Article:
In the immortal words of Carry On News International... infamy, infamy, they’ve got it in for me.
When you’re in a profession – as some of us still profess to call journalism – somewhere between parasite and politician in the public popularity poll it’s easy to get depressed about the Press.
Take heart. We’re still there for you. For those of us who struggle to send a text message, the thought of hacking into someone else’s mobile would be laughable, were it not such a breach of the ethics most of us hold dear in local journalism.
But nor do I find anything particularly newsy or noteworthy in the fact that some hacks are sleazebags who would sell their granny for an exclusive.
What irritates me more is the insincerity of politicians and police who looked the other way, or hoped it would all go away. I hate the smell of sanctimony in the morning papers ...
“Qui tacet consentire videtur.” (Silence gives consent.) Remember those words from Robert Bolt’s study in integrity, A Man For All Seasons?
So few of us are defined by our conscience, we remember those who are. I wish I had that kind of courage. I could never adopt the moral high ground, I’d be too busy looking for the rat-run out of it through the sewers. That said, I’ve no time for gutter journalism. Yet I seriously wonder whether the current preoccupation with press, police and political principles hasn’t the heady whiff of McCarthy about it. A witch hunt.
It means most of us are looking the other way while people starve in Somalia, the Eurozone goes into meltdown, and local businesses go bump while bankers receive obscenely fat bonuses – where’s the public accountability in that?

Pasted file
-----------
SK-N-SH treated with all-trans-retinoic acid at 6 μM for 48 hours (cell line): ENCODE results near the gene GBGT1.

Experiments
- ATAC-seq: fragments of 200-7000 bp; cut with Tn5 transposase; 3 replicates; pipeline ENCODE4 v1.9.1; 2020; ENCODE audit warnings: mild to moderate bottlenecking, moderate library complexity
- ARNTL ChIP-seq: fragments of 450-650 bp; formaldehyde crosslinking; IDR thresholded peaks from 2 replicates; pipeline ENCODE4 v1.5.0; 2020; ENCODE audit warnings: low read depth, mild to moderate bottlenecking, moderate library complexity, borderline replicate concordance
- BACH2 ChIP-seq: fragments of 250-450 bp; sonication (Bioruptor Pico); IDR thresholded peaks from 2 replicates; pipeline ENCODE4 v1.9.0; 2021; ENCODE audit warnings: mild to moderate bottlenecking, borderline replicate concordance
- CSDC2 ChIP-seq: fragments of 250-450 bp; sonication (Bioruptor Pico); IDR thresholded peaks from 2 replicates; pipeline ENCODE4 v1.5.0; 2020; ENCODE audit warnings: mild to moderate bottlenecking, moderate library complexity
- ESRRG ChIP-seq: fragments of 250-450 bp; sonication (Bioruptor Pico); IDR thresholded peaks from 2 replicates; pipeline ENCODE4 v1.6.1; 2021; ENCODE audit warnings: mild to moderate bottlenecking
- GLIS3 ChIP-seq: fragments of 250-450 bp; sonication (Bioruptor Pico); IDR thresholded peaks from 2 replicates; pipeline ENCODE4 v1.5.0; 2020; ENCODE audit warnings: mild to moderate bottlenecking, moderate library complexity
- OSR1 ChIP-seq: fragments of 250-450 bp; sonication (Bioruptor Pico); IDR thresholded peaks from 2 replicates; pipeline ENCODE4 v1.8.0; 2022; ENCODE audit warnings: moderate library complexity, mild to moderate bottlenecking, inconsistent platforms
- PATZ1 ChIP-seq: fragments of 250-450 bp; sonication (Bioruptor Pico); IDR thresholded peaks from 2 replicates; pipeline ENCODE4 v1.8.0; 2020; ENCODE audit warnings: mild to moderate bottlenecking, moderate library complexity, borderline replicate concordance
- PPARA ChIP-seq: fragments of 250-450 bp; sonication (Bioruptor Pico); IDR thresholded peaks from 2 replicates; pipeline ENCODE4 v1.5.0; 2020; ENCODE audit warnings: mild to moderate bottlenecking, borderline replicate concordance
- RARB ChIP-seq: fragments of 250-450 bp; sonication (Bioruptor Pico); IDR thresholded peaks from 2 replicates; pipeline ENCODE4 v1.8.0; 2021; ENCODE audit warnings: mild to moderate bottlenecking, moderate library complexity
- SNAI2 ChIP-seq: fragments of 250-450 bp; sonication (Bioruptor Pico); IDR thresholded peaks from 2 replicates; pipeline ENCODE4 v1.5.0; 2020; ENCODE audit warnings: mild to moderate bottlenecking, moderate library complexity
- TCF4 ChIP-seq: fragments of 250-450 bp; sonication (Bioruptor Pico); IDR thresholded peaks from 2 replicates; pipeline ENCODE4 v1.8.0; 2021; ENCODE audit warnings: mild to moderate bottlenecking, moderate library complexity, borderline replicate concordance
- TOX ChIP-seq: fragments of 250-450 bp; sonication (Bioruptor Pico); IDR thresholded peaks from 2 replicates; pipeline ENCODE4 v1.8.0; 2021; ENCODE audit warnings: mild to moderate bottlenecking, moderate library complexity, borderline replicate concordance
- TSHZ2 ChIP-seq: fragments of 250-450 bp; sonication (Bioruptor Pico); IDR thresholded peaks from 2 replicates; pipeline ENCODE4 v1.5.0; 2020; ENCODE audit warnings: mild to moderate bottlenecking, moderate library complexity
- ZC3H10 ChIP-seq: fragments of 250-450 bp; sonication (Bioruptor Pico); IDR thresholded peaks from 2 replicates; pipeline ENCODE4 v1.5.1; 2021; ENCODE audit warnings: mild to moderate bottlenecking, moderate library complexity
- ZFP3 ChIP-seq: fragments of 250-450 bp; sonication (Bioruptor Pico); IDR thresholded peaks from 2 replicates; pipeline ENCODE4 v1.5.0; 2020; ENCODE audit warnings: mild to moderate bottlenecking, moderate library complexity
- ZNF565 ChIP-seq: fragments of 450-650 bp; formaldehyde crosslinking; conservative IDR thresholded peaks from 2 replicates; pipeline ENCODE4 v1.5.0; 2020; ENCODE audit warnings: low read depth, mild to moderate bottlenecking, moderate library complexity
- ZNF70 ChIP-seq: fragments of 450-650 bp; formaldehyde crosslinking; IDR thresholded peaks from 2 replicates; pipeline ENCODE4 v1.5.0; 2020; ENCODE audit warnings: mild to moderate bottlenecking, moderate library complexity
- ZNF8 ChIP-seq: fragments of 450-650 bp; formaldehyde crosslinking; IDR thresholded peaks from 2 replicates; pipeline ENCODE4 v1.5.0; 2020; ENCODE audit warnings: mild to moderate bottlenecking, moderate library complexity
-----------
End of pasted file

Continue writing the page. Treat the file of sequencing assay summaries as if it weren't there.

There’s nothing the media like more than seeing the mighty fallen – words being mightier than swords when all is said and done – but just how much dirt can be dished on Digger Murdoch or acres of rainforest felled for Night of the Long Headlines before we all get hacked off?
One commentator even described Murdoch’s failure to bag the bulk of BSkyB as our “Berlin Wall moment”. What utter piffle.
It’s easy to be self righteous. It’s not so easy to be right. And right now I suspect those setting the national news agenda haven’t got it right. There are bad apples in any profession. Surely we learned that long ago when we left the Garden of Eden?
I’d rather you set the agenda. You did just that at our Meet the Reporter sessions (I was the one with whom you all avoided eye contact in Booths), you did it at the Area Forums last week. You did it at the town hall this week.
You do it daily, via our readers’ letters, emails, online comments, the calls we get to tip us off, or tell us when you think we’ve got it wrong. You’re the real reporters ... not us.